|Artwork created during residency.|
"At Sculpture Space I begun to create an installation that explores the ancient Spanish myth of El Dorado, the lost city of gold. The project draws connections between various cultures and time periods, establishing parallel worlds. The narrative will be presented as a contemporary tableau, using the idea of gold as a reoccurring historical and cultural motif as well as a metaphor for desire and destruction. The piece consists of 8 polyhedrons/ simulated chunks of land that are 5 to 8 feet in width, height and length. The polyhedrons will be covered in reflective gold sign paper. In the space above the polyhedrons there will be various objects including a cock-fighting scene with gamecocks, gilded goblets, a deconstructed model of the Taj Mahal, and plaster elephant tusks. There will also be a harpsichord with a 5-foot fiberglass plane suspended over it. The plane will have a hose that runs from underneath the plane into the reservoir of water in the harpsichord. At Sculpture Space I also experimented with flocking techniques. I created white plaster balls in various sizes that were then flocked with white material. These pieces will surround the gold polyhedrons and be part of the El Dorado installation. Sculpture Space provided me invaluable time to explore the conceptual basis of this project and allowed me to create work in an environment that was free of space limitations. The staff was extremely supportive of all of my endeavors and greatly facilitated my project."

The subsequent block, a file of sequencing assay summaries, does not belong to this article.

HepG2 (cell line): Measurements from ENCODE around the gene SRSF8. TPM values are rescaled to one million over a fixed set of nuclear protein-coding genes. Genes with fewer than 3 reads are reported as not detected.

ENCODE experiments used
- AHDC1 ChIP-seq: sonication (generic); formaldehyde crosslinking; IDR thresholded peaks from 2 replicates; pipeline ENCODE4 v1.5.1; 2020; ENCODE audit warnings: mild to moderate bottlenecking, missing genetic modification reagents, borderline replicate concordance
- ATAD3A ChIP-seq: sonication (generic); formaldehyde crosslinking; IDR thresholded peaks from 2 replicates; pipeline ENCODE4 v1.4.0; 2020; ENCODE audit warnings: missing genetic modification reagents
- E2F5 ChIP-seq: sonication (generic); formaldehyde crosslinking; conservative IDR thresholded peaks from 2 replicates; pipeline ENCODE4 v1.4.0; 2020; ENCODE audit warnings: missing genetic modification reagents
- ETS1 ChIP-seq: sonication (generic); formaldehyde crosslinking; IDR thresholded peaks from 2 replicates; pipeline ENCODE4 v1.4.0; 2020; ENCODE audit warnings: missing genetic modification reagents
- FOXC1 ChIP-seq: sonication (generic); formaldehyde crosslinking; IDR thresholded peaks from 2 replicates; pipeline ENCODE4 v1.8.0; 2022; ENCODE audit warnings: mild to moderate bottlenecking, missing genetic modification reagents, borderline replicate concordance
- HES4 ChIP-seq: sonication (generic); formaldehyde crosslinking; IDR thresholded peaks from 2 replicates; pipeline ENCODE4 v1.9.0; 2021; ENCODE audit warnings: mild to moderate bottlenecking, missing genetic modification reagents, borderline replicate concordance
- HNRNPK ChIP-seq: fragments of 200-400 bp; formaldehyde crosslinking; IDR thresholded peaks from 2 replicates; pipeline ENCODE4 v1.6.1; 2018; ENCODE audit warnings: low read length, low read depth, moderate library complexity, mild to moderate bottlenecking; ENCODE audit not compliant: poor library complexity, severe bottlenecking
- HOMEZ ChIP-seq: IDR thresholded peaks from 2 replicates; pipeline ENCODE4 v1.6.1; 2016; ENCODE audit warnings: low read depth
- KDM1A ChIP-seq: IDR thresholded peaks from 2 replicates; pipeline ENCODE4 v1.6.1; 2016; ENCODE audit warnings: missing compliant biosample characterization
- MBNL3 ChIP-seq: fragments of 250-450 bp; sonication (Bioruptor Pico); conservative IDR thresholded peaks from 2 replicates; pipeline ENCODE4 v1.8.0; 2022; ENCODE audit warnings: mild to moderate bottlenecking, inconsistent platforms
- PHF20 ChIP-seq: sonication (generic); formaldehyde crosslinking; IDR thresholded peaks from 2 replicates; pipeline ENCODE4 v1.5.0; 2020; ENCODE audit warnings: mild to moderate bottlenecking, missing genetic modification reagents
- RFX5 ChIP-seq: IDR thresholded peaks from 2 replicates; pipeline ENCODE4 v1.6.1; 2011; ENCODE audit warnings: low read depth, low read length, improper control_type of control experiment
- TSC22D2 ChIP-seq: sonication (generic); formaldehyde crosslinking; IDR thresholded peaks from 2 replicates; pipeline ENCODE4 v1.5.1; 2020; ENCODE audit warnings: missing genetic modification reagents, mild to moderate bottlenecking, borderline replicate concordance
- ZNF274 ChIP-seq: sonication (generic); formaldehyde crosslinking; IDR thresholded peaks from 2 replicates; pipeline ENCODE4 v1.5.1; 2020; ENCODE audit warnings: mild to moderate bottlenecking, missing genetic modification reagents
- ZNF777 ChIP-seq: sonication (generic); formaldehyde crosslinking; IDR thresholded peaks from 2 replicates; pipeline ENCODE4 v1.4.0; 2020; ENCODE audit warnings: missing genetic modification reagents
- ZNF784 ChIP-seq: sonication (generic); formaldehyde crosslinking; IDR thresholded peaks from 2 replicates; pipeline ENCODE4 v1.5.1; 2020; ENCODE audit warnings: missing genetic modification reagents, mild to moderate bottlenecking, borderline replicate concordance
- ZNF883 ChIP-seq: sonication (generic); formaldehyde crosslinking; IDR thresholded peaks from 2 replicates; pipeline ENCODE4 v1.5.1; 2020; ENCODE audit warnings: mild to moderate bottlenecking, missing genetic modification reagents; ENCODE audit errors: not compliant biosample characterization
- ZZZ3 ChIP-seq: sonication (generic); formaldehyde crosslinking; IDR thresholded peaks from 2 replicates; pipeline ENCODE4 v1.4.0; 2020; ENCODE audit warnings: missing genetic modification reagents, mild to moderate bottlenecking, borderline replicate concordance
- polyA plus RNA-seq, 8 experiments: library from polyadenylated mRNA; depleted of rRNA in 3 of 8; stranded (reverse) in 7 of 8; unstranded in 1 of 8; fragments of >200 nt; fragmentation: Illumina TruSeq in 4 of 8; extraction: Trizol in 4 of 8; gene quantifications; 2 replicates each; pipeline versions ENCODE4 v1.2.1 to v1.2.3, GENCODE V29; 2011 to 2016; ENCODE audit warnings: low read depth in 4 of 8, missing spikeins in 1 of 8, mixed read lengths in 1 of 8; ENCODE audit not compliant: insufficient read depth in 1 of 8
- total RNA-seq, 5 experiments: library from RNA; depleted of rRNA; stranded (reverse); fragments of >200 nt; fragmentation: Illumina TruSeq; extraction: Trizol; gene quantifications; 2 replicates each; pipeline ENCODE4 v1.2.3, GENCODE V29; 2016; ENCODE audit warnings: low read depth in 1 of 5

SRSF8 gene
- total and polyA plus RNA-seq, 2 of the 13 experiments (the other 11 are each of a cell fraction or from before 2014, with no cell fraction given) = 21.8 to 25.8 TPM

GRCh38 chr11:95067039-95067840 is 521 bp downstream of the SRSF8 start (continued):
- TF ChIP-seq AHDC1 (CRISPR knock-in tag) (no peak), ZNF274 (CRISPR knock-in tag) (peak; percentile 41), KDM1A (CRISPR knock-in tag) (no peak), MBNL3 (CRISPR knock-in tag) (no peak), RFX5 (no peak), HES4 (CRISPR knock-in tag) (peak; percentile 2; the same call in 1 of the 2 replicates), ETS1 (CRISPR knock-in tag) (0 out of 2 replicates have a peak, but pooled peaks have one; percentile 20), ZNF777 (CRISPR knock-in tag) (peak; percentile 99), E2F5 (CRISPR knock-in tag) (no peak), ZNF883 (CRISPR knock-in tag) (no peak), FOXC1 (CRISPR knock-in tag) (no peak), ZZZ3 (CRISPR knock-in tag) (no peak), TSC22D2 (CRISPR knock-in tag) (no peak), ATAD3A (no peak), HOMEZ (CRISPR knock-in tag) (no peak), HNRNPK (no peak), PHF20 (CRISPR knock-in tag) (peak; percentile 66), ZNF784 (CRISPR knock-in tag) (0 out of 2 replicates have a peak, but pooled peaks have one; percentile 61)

"My work combines models of desire, debasement, and culturally mediated eroticism. I am concerned with the systems in which cultures are filtered and then used within society and its economy. The work is fabricated from layers of truths, fictions, and amalgams of associations held within public and private imagination. I use historical accounts that are blended and distorted, becoming fabrication, in order to construct parallels within contemporary conditions. The narratives are transformed into fantasy where history becomes rumor and culture becomes commerce." — Carmen Ruiz-Davila
About the Artist
Ruiz-Davila received her undergraduate degree from Tulane University in Art History and Latin American History, and an MFA in Sculpture from the University of Illinois at Champaign-Urbana. Her work has been shown nationally in Chicago, Seattle, San Francisco, New Orleans and in Cleveland, where she had a solo exhibition at the Museum of Contemporary Art (MOCA, Cleveland) through the Wendy L. Moore Emerging Artist Series. She has been an Artist-in Residence in the Glass Department of the Cleveland Institute of Art and an Emerging-Artist-in-Residence at the Pilchuck Glass School in Seattle. She recently won a full fellowship to attend Skowhegan School of Painting and Sculpture. Ruiz-Davila is a native of Barcelona, Spain.